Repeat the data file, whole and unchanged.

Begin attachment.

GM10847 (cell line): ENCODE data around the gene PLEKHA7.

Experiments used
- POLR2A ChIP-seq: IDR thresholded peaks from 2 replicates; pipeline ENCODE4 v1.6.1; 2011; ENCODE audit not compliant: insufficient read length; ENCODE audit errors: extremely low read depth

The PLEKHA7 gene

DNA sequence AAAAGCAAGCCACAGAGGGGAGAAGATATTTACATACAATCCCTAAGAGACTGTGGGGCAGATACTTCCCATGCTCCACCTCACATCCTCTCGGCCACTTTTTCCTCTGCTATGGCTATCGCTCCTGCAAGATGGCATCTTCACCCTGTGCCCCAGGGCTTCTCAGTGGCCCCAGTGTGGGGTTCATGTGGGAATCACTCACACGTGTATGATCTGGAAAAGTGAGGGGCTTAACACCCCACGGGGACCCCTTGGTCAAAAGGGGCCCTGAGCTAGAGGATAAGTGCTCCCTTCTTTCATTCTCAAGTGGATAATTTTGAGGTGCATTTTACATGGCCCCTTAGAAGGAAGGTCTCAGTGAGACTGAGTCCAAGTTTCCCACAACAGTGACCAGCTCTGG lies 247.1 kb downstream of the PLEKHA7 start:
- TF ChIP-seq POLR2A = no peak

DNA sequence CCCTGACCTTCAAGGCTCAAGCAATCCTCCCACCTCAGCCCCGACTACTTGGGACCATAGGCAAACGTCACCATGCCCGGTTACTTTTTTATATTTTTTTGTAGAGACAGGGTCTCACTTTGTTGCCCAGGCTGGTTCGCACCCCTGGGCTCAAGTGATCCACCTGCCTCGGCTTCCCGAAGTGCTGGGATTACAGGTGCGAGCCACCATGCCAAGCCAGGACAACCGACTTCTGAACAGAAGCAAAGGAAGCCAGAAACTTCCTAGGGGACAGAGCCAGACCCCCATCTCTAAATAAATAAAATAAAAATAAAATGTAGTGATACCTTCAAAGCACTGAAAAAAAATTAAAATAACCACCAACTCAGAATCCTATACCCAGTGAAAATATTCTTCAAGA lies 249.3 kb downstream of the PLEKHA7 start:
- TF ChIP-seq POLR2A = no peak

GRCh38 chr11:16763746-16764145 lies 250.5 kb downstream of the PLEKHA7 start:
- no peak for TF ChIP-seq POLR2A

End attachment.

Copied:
GM10847 (cell line): ENCODE data around the gene PLEKHA7.

Experiments used
- POLR2A ChIP-seq: IDR thresholded peaks from 2 replicates; pipeline ENCODE4 v1.6.1; 2011; ENCODE audit not compliant: insufficient read length; ENCODE audit errors: extremely low read depth

The PLEKHA7 gene

DNA sequence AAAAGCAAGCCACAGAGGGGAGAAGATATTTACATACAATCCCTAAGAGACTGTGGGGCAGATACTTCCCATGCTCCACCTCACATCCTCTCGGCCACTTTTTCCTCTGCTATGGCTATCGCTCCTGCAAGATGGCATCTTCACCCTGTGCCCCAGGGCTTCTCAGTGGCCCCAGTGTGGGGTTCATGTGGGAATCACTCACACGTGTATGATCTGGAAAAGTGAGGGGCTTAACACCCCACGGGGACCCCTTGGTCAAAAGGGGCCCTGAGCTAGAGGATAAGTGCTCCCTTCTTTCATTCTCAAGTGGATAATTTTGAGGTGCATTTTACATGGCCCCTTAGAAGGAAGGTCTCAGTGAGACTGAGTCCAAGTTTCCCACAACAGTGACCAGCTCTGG lies 247.1 kb downstream of the PLEKHA7 start:
- TF ChIP-seq POLR2A = no peak

DNA sequence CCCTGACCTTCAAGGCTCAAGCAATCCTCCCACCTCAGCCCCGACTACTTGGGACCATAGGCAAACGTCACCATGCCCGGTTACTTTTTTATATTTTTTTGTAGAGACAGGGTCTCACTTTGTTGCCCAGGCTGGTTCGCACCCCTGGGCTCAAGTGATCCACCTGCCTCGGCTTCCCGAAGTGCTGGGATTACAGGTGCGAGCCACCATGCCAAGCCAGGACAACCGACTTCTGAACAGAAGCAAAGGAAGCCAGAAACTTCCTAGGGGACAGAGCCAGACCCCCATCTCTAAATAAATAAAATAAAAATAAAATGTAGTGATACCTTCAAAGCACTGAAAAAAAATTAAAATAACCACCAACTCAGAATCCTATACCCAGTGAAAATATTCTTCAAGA lies 249.3 kb downstream of the PLEKHA7 start:
- TF ChIP-seq POLR2A = no peak

GRCh38 chr11:16763746-16764145 lies 250.5 kb downstream of the PLEKHA7 start:
- no peak for TF ChIP-seq POLR2A